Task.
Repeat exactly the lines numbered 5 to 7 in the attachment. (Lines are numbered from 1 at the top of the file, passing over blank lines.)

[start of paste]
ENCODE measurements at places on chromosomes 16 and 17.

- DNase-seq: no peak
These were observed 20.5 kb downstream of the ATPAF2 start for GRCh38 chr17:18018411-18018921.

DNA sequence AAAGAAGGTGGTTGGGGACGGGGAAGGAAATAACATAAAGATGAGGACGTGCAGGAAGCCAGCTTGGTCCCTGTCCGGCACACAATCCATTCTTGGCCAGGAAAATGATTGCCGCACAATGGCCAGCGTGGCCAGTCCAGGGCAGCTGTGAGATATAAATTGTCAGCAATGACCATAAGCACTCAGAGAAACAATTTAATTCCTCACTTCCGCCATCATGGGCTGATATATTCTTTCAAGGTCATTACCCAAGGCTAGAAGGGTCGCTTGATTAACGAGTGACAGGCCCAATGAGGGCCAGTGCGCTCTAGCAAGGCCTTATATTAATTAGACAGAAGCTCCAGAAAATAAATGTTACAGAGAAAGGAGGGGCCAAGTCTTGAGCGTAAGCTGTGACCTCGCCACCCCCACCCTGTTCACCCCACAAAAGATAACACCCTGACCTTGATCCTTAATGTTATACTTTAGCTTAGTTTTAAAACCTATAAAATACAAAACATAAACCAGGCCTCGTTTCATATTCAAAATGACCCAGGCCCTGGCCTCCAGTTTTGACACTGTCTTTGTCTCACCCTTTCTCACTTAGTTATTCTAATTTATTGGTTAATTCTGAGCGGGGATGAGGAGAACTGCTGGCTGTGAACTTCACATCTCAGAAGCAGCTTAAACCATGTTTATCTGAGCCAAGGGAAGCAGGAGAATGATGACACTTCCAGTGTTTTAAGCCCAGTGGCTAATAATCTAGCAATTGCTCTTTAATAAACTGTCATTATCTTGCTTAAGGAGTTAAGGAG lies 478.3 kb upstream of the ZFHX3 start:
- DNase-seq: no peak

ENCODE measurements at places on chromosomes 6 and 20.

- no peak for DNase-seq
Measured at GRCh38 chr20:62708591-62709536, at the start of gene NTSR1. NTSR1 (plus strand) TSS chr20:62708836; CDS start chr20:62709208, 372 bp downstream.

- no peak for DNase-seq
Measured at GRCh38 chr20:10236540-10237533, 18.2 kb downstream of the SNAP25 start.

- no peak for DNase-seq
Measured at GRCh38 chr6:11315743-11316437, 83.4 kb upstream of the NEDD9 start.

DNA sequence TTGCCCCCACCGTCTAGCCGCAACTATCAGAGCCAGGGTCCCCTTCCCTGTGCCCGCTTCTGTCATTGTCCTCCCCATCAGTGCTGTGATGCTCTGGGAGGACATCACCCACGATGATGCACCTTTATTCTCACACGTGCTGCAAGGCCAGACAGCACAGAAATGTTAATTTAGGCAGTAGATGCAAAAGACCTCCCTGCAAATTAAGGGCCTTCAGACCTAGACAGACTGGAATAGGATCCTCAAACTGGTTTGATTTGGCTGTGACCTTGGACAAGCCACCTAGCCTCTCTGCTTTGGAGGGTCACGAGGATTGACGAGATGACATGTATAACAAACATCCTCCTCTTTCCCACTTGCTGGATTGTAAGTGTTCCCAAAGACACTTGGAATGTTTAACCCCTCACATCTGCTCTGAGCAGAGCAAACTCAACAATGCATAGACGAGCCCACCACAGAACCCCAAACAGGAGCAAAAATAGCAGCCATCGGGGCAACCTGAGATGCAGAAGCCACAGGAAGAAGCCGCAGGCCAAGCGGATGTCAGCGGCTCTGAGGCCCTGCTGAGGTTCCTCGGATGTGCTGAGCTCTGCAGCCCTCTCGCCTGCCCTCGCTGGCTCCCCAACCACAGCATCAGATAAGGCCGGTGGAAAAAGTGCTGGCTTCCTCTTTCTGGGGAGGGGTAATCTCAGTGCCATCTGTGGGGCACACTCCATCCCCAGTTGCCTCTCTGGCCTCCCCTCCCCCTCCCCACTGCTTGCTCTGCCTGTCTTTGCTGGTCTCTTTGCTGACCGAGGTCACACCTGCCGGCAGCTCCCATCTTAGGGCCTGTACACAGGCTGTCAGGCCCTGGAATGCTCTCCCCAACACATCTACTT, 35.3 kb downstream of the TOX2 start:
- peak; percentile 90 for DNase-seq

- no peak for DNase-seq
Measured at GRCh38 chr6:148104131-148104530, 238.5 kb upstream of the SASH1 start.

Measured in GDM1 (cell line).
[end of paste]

- DNase-seq: no peak

ENCODE measurements at places on chromosomes 6 and 20.

- no peak for DNase-seq